[BLOG] Too often considered as a go-to solution... I would advise caution.

A long long time ago, in a country far away now...


I don’t keep good memories of my nights at the emergency veterinary clinic. You know that a case can show up any minute. When you give sleeping a try, you wake up frequently, wondering if you did not hear somebody ringing at the front door. And when you finally fall asleep, those consultations start showing up also in your dreams… No doubt that the job is important, but believe me, the associated stress is real. 


And it happened in the middle of one of those scattered sleeps. The doorbell rang heavily and woke me up from this weird state I was floating into. I checked the clock : 2am. A quick stretch to get myself straight, I jumped into my scrub that was hanging right next to me and in a heartbeat I was back on the clinic floor. Ready to help the couple I could see via the surveillance camera waiting at the front door. It was a cold winter night, but they were not wearing any kind of coat. They must have come in a hurry, and the answer might have been in this carrier I could see they were holding.      


« It’s an emergency, our dog has a problem, they said when I spoke to them over the comm. » I could feel in their voice that they were stressed a lot. 


I let them in and directed them to the consultation room. From the carrier emerged a small Yorkshire terrier bitch. I assumed it was a bitch because well, a quick glance at her belly made me suspect « she » was pregnant.  


«  So tell me guys, what’s happening ? »


 They looked at each other briefly and the man started explaining me the situation. 


«  I think she has difficulties delivering her puppies. We think we saw some contractions during the afternoon but to tell you the truth, we are not really sure. This is the first time we face this... » 


I nodded, telling them I understood. Always hard to know for sure what to expect when it comes to canine parturition in my opinion, and if they never experienced this situation before, well, i was not surprised that they were a bit uncertain on what was going on. 


While I was looking for a glove, I took a look at the genital area of the bitch… and automatically stopped in motion. Something was terribly wrong here, from what I could guess behind the dog’s tail, the shape of the vulva was just not… right ?!?! It was looking swollen… and abnormally pink ?!?!? I blinked my eyes twice (maybe I wasn’t fully awake… or maybe I was still in one of those dreams I mentioned earlier). But no. I was wide awake. And no doubt : something was definitely wrong there !  


The owners might not have noticed the change of expression on my face because they kept talking. 


«  We were so worried we called a friend… He gave us this… and told us to give her 1cc subcutaneously. It was supposed to help but apparently it did nothing... » 


I turned back to them, still puzzled about what I just observed. In their hands, they were holding a small vial that I was way too familiar with not to immediately recognize. Things automatically became crystal clear, as soon as I could see those small characters : O.X.Y.T.O.C.I.N. What I saw was probably NOT the vulva. But there were unfortunately good chances that it was « something » belonging to a puppy. Probably an internal organ...


Quick explanation : oxytocin is a hormone that plays a role in uterine contractions at the time of parturition. It is something that we veterinarians have in our therapeutic arsenal when it comes to obstetrics. I still hear too often that when it comes to parturition, « a shot of oxytocin will always do the trick. » Unfortunately, it is a little bit more complicated than that. And I truly believe this drug should ONLY be used under veterinary supervision.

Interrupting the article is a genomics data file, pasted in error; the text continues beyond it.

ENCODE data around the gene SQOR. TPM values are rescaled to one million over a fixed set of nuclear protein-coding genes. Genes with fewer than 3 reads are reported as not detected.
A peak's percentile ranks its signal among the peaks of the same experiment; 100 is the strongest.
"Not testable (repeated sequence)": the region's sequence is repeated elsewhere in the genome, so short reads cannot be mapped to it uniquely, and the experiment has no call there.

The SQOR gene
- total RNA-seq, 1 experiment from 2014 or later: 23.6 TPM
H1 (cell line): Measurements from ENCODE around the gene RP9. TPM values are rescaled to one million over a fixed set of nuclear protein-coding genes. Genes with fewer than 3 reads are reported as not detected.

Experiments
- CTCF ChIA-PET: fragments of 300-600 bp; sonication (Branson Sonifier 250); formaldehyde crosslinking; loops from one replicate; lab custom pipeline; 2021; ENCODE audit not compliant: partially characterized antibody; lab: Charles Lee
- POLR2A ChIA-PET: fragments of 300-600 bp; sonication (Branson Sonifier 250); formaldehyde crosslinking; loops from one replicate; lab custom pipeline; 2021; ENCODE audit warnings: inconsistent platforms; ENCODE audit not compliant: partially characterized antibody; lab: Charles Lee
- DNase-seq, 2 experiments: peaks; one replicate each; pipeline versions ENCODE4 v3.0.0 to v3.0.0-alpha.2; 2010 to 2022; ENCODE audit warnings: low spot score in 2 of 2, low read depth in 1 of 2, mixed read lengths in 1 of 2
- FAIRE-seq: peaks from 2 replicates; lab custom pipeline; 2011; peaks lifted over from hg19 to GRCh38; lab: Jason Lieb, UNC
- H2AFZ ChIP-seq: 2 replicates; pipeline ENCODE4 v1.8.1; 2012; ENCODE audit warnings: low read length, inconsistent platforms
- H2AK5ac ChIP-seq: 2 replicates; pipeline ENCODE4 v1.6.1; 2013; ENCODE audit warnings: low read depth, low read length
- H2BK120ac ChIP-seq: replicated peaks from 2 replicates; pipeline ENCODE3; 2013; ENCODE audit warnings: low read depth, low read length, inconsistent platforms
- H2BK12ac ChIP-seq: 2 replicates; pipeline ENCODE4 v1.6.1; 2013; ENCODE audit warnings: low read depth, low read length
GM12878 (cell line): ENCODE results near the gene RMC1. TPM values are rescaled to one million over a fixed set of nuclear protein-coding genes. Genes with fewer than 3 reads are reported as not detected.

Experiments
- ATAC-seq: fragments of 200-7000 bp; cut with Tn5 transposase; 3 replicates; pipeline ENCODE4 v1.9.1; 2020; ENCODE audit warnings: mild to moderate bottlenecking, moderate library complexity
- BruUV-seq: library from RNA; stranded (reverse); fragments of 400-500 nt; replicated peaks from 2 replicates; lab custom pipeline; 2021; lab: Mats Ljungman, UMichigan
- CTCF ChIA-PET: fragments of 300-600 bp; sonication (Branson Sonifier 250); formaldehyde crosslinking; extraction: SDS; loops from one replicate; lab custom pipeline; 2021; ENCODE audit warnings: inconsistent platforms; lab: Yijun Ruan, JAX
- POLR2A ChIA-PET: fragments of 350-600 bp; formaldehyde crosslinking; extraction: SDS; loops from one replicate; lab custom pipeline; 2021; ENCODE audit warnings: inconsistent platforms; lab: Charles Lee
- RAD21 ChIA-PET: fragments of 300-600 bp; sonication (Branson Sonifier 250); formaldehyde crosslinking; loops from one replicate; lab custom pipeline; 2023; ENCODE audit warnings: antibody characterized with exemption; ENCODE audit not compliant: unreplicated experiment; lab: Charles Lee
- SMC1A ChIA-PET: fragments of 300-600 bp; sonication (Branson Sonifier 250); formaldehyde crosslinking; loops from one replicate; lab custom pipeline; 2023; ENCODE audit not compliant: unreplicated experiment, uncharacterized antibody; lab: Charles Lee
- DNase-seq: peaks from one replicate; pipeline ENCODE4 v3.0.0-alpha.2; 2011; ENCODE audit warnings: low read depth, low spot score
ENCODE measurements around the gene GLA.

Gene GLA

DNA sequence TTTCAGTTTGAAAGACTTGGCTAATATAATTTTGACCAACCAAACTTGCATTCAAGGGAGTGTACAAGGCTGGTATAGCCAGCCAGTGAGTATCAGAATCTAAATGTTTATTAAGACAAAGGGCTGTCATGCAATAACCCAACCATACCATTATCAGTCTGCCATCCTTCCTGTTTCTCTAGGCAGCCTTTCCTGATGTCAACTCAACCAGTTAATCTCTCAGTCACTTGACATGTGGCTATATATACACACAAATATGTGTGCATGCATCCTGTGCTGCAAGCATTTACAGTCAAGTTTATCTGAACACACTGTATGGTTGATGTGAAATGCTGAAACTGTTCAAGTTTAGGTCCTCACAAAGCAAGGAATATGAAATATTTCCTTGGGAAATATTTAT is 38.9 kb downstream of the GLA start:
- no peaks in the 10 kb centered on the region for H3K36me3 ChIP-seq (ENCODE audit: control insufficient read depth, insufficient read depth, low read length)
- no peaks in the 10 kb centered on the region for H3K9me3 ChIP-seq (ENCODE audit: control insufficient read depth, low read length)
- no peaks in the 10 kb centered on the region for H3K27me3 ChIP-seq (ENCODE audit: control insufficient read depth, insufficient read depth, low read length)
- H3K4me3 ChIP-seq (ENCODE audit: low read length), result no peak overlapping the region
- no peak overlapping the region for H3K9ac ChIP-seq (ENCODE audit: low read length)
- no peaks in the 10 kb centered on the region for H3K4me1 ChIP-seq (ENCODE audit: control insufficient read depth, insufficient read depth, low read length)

There are indeed some contra-indications to the use of oxytocin. One of them is what we call "fetal malposition" (a fetus that is not correctly placed in the genital tract at the time of parturition), especially something we call transverse position (find out more in this blog). And this is NOT something that can be assessed just by looking at the bitch… 

The dose of oxytocin administered to the bitch is also of EXTREME importance. There are many different commercial presentations. The one I recognized in the consultation room on this night was one we used in bovine medicine… And the dose that was injected to this small 3kg Yorkie was similar to what we would have administered… to a 600kg cow ! 


When very high doses are injected, two things can happen : 


- «  best »  case scenario, it will saturate all the oxytocin receptors the uterus contains : it will cause what we call a spastic contraction. Basically, the uterus contracts in an uncoordinated way, which cannot lead to fetal expulsion.


- worst case scenario : it induces a very very strong contraction… which can, if there is an obstacle, lead to a rupture… of a puppy in a case of malposition... or even worse, of the uterus itself. Something NOBODY wants, for sure. 


That’s probably what happened here... 


It was indeed a puppy's intestinal loop that I could see hanging out from the vulva… I was able to manually extract the puppy that was obstructing the birth canal. It was certainly dead for a while. There were still puppies in the abdomen,  and we ended up performing a C-section that gave birth to 3 perfectly healthy newborns. 


The story ends well, but I still believe the outcome would have been even better if oxytocin had not been used blindly in this case. Don’t get me wrong, oxytocin is a great drug that helps a lot in veterinary obstetrics. But again, I believe it should ONLY be used under veterinary supervision. When used blindly - and I know this is done still too often - , no doubt that the consequences can be terrible… 

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